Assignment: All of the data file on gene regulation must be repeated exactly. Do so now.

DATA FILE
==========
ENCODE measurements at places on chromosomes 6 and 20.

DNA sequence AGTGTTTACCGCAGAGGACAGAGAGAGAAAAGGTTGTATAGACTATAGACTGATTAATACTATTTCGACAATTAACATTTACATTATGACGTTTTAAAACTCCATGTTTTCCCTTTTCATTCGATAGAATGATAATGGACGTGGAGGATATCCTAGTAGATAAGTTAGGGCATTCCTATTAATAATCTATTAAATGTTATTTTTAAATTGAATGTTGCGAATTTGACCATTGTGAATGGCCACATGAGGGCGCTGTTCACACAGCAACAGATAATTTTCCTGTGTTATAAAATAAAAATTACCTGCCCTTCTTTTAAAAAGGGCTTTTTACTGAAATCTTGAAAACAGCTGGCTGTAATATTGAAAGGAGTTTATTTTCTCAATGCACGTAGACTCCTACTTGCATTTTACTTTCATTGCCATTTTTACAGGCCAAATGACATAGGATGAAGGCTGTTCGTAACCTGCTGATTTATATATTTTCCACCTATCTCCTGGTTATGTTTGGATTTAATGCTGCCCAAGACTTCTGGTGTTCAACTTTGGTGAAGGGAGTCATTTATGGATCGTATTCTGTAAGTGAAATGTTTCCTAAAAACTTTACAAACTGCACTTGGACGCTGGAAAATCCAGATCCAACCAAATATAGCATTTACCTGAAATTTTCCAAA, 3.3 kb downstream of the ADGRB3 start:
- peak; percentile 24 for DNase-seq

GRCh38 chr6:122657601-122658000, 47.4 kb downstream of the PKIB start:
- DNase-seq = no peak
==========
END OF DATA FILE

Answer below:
ENCODE measurements at places on chromosomes 6 and 20.

DNA sequence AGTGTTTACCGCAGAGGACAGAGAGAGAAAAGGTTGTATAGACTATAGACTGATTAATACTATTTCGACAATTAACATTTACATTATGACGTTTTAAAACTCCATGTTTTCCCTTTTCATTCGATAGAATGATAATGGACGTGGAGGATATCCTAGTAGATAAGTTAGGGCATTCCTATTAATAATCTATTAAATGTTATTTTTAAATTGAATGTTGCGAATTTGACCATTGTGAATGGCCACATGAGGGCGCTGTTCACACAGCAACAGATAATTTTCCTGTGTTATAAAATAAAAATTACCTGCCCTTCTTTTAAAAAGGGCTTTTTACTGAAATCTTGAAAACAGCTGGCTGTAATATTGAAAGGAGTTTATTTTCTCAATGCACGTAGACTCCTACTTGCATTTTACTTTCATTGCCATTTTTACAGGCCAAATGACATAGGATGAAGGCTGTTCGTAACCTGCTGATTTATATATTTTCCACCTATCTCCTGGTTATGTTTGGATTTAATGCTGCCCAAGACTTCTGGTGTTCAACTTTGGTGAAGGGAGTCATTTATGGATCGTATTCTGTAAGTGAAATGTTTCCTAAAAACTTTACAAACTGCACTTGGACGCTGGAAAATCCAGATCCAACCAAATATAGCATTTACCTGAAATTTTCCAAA, 3.3 kb downstream of the ADGRB3 start:
- peak; percentile 24 for DNase-seq

GRCh38 chr6:122657601-122658000, 47.4 kb downstream of the PKIB start:
- DNase-seq = no peak